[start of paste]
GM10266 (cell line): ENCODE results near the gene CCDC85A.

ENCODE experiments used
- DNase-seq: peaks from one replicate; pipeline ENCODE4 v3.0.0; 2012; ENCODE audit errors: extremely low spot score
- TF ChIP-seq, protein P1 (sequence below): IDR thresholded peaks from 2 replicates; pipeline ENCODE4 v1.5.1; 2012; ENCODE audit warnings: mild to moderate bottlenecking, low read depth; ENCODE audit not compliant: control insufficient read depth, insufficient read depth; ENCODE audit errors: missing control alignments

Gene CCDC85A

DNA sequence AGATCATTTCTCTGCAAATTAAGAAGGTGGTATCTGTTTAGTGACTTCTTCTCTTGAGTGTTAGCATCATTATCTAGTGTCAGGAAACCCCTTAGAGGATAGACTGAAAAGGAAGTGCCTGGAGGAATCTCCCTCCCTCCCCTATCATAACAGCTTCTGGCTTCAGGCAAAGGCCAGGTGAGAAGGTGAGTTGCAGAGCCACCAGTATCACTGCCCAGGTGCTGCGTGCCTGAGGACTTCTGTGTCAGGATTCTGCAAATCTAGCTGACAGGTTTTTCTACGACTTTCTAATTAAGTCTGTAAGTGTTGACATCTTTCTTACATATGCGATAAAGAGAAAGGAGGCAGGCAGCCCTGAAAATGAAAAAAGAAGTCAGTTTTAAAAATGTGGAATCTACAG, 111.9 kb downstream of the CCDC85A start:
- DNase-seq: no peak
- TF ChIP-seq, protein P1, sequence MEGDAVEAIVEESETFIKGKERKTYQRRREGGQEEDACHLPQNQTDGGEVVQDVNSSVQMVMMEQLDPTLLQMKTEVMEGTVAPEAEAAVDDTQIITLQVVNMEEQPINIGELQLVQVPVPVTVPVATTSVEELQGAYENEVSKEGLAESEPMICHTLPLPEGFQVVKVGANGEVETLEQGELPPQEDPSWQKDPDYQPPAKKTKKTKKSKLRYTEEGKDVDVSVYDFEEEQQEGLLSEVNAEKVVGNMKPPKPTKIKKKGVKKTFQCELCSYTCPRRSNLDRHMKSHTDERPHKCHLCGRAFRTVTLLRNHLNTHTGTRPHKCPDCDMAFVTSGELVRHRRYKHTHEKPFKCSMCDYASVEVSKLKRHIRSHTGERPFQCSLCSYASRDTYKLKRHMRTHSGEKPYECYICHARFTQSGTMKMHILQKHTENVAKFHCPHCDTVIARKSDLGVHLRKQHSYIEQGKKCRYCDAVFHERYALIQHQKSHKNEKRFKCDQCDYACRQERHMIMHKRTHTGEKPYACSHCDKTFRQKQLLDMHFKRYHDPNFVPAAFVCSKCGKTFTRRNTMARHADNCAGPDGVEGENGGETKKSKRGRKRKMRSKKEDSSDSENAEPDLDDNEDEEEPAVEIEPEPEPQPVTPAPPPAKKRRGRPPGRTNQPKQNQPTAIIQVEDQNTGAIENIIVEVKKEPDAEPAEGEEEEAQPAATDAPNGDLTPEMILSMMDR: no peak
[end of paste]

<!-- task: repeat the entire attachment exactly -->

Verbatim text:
GM10266 (cell line): ENCODE results near the gene CCDC85A.

ENCODE experiments used
- DNase-seq: peaks from one replicate; pipeline ENCODE4 v3.0.0; 2012; ENCODE audit errors: extremely low spot score
- TF ChIP-seq, protein P1 (sequence below): IDR thresholded peaks from 2 replicates; pipeline ENCODE4 v1.5.1; 2012; ENCODE audit warnings: mild to moderate bottlenecking, low read depth; ENCODE audit not compliant: control insufficient read depth, insufficient read depth; ENCODE audit errors: missing control alignments

Gene CCDC85A

DNA sequence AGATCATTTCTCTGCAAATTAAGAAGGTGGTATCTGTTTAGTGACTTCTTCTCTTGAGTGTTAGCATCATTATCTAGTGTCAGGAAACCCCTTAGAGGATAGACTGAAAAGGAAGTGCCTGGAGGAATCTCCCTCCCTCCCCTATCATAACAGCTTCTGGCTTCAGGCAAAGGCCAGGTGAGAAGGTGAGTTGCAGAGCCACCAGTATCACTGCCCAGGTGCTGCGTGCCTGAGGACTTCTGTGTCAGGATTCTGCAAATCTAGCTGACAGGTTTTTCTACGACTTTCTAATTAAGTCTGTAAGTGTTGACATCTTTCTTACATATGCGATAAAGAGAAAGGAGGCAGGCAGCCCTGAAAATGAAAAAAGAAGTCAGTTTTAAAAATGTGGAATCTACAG, 111.9 kb downstream of the CCDC85A start:
- DNase-seq: no peak
- TF ChIP-seq, protein P1, sequence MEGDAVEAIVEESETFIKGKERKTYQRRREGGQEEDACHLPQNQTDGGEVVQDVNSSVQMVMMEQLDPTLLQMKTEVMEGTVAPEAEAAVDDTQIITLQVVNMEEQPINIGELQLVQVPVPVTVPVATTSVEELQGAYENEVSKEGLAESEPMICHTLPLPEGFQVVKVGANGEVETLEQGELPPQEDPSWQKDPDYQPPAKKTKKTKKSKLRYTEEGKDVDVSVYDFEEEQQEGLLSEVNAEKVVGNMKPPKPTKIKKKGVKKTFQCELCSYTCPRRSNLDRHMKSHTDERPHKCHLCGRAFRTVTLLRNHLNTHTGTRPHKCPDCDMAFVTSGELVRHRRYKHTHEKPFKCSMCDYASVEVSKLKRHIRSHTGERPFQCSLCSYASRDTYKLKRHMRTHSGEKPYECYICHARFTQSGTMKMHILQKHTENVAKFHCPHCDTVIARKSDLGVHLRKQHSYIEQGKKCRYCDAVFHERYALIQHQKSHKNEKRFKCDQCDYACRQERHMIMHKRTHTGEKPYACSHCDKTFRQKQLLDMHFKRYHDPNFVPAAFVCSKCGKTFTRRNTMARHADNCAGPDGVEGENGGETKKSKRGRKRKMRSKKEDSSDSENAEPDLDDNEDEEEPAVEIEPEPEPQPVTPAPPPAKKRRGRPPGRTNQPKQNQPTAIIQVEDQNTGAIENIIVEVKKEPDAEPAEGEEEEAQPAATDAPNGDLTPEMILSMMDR: no peak